Pom Poko’s music has an explosive sweetness… Cheater is filled with such unexpected dopamine spikes, the detailed guitar work fitting somewhere between St. Vincent’s Annie Clark and the Pixies’ Joey Santiago.” Bandcamp

Cheater manages to balance fuzzy production logic with heartfelt, cheery pop hooks.” Backseat Mafia – 9/10

Cheater finds Pom Poko stretching and redefining their own unique blend of mangled aesthetics and creating a ruptured post-punk-pop world that’ll leave you staggered and anxious for just one more song.” Beats Per Minute – 8/10

Happy Release Day Pom Poko

“If you have a vacancy for Favourite New Band, Pom Poko would like to apply for the role,” tweeted Tim Burgess in April last year, as Norway’s finest punk-pop anti-conformists revisited their joyous debut album, Birthday, for one of Tim’s mood-lifting Twitter listening parties. Pom Poko pimp their CV on all fronts with their glorious second album, Cheater, out early today. Between the quartet’s sweet melodies, galvanic punky ructions and wild-at-art-rock eruptions, Cheater is the sound of a band celebrating the binding extremes that make them so uniquely qualified to thrill: and, like Tim’s listening party, to fulfil any need you might have for a pick-you-up. 

As singer Ragnhild Fangel explains of the leap from Birthday to Cheater, “I think it’s very accurate to say that we wanted to embrace our extremes a bit more. In the production process I think we aimed more for some sort of contrast between the meticulously written and arranged songs and a more chaotic execution and recording, but also let ourselves explore the less frantic parts of the Pom Poko universe. I think both in the more extreme and painful way, and in the sweet and lovely way, this album is kind of amplified.”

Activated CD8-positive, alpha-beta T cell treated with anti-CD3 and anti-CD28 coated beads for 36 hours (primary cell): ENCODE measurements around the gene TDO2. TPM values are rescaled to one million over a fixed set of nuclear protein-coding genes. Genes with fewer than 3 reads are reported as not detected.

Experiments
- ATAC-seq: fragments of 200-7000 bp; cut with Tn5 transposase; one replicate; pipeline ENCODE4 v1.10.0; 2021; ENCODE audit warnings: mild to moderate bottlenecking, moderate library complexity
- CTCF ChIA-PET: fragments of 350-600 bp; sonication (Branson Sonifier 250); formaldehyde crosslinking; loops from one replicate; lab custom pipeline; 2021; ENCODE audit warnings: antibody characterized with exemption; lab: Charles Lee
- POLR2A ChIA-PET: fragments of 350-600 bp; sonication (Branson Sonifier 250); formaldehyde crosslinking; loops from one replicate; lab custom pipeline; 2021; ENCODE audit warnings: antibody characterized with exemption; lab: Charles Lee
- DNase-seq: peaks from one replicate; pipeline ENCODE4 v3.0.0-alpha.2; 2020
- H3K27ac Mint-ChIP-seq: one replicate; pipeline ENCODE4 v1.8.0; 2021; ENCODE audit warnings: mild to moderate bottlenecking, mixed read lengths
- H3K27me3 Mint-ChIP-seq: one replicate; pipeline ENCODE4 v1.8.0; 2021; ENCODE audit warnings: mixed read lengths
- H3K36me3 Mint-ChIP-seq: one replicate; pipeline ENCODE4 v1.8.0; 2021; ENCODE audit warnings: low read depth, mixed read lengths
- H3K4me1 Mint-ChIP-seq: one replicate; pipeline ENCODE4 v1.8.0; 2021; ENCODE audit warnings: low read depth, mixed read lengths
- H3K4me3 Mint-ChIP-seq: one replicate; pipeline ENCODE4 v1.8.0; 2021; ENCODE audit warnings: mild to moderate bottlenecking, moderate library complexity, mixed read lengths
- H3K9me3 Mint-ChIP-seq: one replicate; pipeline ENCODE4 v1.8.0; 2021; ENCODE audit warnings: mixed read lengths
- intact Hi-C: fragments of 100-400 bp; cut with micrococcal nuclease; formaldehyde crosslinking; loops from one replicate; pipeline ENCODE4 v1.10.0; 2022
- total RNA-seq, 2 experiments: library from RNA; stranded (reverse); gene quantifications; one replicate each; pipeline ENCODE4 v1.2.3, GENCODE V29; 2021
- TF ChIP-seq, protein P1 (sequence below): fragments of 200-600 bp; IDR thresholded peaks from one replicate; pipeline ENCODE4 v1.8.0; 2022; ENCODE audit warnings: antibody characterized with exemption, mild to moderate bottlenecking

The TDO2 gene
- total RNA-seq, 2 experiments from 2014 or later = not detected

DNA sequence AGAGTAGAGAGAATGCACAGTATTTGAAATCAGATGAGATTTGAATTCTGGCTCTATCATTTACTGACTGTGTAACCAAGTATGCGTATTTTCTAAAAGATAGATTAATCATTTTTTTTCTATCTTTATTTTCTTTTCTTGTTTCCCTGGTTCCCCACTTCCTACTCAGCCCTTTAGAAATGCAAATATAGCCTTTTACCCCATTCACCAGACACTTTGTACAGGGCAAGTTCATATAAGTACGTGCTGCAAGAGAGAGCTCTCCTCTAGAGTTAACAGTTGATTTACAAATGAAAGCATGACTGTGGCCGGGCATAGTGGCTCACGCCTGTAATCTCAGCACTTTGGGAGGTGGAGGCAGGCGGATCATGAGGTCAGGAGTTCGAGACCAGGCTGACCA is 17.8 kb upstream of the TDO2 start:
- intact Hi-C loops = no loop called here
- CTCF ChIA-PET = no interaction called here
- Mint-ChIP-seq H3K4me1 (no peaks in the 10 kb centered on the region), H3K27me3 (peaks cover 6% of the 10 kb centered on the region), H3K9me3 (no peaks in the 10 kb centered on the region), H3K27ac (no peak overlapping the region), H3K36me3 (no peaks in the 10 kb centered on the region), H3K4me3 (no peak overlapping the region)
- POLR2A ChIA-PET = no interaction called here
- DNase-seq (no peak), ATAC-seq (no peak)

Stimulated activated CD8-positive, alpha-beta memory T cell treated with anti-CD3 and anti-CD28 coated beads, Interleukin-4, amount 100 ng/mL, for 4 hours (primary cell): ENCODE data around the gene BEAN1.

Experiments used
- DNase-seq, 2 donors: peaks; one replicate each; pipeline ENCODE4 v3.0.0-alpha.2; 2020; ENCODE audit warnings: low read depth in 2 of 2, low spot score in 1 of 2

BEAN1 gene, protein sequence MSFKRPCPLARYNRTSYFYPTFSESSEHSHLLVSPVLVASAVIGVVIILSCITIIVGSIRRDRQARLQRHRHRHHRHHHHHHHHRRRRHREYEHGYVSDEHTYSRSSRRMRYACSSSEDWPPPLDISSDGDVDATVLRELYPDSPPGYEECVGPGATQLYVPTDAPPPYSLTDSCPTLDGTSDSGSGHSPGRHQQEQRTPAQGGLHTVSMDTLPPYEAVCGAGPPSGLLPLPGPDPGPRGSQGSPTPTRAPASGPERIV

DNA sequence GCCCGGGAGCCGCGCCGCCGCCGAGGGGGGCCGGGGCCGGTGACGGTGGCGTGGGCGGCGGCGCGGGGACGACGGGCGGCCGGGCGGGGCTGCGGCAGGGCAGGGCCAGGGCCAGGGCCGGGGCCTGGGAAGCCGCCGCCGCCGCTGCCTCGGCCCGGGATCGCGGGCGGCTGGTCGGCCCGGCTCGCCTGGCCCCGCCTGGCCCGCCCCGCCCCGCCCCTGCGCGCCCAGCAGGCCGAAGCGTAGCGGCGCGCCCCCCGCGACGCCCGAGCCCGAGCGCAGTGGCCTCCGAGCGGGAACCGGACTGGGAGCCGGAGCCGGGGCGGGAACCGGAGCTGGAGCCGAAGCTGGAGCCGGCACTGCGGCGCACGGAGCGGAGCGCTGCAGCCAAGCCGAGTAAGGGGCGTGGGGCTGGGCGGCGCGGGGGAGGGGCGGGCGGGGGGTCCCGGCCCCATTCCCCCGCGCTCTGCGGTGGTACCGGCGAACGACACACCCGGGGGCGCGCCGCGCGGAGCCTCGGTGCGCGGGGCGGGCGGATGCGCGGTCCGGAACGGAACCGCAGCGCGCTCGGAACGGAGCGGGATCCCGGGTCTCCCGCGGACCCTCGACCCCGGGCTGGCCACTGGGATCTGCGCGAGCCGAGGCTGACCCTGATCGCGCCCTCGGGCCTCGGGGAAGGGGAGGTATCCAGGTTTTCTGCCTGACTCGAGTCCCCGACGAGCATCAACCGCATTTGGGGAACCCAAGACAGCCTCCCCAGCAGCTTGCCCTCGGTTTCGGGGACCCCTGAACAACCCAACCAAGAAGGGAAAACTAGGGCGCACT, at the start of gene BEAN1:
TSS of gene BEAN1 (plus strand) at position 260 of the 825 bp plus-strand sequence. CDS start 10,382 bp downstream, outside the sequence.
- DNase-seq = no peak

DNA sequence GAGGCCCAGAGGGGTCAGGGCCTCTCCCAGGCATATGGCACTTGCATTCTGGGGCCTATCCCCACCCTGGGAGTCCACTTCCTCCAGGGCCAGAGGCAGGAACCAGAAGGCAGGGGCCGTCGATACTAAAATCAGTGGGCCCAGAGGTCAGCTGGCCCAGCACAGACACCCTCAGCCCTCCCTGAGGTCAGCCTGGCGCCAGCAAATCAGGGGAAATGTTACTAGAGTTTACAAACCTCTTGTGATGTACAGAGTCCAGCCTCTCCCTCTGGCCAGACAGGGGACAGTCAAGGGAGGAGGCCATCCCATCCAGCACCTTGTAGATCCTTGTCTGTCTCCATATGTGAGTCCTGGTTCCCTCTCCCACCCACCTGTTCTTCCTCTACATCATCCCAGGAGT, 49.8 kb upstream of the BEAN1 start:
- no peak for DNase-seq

Both sonically and thematically, that sense of amplification asserts itself right off the bat with the tearaway title-track. Bursting into life on the back of a blast of fractious guitar noise, a thrashing riff and a sweetly sardonic vocal, “Cheater” laces its serotonin rush with tangy lyrics about dreams and, says Ragnhild, the kind of “cheating kid who doesn’t understand why they didn’t get things exactly like they wanted on their first try”: thematic motifs that reverberate throughout the album. 

From here, Pom Poko court their extremes with firecracker confidence. Its lilting melody laced with a critique of gender stereotypes and set to a Breeders-style lurch, “Like A Lady” is sharp and catchy. First single “Andrew” upholds a facility for simplicity in one of Pom Poko’s loveliest choruses, though a band such as this will never settle for the obvious: Martin Miguel Tonne’s jazzy guitars seem to do everything except what you expect them to.